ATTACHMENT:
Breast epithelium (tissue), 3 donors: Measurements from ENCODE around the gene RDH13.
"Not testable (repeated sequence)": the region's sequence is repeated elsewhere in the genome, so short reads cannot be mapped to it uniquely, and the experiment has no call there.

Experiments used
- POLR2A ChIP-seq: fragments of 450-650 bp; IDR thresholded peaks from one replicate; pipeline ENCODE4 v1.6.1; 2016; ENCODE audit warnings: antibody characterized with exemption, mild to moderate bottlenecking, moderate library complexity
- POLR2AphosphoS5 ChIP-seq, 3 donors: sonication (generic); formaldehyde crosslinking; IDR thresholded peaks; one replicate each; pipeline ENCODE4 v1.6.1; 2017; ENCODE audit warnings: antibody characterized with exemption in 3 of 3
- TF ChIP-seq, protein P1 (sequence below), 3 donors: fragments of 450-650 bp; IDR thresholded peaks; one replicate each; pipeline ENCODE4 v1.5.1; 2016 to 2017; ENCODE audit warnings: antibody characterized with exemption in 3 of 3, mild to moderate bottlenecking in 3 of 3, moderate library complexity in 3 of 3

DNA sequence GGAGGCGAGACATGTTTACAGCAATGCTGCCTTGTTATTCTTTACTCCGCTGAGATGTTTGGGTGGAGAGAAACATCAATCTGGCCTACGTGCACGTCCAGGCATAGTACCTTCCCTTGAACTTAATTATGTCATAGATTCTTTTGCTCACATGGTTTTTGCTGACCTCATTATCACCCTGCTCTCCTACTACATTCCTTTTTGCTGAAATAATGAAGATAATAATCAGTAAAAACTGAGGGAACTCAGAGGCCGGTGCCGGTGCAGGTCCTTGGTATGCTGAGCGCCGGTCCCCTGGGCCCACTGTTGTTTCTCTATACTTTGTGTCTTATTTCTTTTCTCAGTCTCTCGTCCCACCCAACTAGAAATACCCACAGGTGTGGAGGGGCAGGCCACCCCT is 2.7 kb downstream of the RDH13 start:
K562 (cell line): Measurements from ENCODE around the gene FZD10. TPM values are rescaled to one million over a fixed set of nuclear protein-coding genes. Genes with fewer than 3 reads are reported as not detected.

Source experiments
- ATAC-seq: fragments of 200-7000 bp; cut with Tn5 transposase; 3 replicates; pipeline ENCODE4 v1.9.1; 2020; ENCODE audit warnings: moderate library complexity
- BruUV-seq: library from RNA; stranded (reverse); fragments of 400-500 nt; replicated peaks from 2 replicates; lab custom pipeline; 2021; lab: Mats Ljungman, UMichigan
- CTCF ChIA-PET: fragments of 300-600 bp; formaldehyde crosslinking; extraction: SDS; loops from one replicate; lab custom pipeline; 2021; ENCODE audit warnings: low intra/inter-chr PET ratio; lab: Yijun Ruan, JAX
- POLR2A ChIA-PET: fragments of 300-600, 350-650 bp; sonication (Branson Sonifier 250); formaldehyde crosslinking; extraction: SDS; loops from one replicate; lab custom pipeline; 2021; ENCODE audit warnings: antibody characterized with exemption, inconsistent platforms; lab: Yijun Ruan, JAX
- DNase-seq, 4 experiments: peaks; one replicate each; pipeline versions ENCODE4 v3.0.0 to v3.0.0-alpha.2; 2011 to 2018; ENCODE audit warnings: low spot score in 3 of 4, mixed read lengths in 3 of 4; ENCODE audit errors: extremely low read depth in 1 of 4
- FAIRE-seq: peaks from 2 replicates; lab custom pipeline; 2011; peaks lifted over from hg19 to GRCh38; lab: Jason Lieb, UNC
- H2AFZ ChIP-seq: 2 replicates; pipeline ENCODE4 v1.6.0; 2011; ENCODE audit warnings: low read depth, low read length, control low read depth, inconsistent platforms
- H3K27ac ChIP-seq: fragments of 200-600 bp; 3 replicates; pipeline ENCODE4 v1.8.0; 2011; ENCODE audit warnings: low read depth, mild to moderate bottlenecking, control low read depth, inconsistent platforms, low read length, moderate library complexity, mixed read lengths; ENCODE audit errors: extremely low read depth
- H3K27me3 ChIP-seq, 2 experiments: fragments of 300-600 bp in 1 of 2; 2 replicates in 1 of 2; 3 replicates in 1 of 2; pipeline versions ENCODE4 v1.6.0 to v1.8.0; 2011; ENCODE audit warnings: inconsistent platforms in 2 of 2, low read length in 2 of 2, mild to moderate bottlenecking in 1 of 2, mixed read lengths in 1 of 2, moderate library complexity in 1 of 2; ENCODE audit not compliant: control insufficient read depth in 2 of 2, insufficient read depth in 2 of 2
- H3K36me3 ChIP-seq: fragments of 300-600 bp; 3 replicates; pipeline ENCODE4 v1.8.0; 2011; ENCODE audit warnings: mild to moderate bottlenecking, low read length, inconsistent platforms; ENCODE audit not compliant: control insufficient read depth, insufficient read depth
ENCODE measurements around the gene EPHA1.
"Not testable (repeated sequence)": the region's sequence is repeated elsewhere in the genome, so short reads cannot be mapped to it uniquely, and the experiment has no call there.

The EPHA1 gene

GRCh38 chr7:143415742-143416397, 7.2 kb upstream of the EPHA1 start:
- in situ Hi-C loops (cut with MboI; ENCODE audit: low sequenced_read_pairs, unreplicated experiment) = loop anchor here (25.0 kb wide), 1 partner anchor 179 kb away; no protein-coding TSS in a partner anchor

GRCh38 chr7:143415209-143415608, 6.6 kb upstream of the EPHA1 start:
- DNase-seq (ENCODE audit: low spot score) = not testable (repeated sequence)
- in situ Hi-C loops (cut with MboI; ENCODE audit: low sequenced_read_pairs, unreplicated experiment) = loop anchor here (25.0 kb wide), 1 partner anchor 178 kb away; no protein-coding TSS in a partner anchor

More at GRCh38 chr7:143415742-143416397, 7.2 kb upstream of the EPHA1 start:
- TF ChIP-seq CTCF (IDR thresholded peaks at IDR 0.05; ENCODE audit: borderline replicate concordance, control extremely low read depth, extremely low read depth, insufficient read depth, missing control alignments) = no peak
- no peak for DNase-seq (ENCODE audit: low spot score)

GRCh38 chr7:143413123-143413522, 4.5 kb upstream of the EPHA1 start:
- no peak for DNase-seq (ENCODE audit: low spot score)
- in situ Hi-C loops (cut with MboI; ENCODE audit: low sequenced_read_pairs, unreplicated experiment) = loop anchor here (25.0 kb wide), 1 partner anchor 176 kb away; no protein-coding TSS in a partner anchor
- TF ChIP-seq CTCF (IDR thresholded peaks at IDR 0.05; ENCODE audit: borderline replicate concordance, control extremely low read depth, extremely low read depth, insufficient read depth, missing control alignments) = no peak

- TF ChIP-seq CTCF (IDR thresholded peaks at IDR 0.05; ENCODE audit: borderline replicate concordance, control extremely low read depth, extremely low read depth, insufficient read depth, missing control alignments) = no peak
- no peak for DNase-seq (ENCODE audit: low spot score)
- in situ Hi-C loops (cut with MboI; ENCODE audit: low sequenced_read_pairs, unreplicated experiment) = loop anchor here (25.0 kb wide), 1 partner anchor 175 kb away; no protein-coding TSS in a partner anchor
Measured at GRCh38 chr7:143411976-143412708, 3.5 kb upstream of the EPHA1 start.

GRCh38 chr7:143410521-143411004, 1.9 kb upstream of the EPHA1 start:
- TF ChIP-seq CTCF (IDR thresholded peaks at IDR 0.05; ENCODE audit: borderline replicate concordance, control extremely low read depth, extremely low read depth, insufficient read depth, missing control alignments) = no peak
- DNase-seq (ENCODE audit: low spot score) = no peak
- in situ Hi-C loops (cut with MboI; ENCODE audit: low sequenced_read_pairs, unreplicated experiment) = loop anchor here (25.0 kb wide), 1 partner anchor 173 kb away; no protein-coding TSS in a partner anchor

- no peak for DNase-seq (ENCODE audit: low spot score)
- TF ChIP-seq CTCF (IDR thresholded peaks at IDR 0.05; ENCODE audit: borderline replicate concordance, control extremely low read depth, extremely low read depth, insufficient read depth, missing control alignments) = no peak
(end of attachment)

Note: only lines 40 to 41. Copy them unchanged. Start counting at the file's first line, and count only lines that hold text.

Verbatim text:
- TF ChIP-seq CTCF (IDR thresholded peaks at IDR 0.05; ENCODE audit: borderline replicate concordance, control extremely low read depth, extremely low read depth, insufficient read depth, missing control alignments) = no peak
- DNase-seq (ENCODE audit: low spot score) = no peak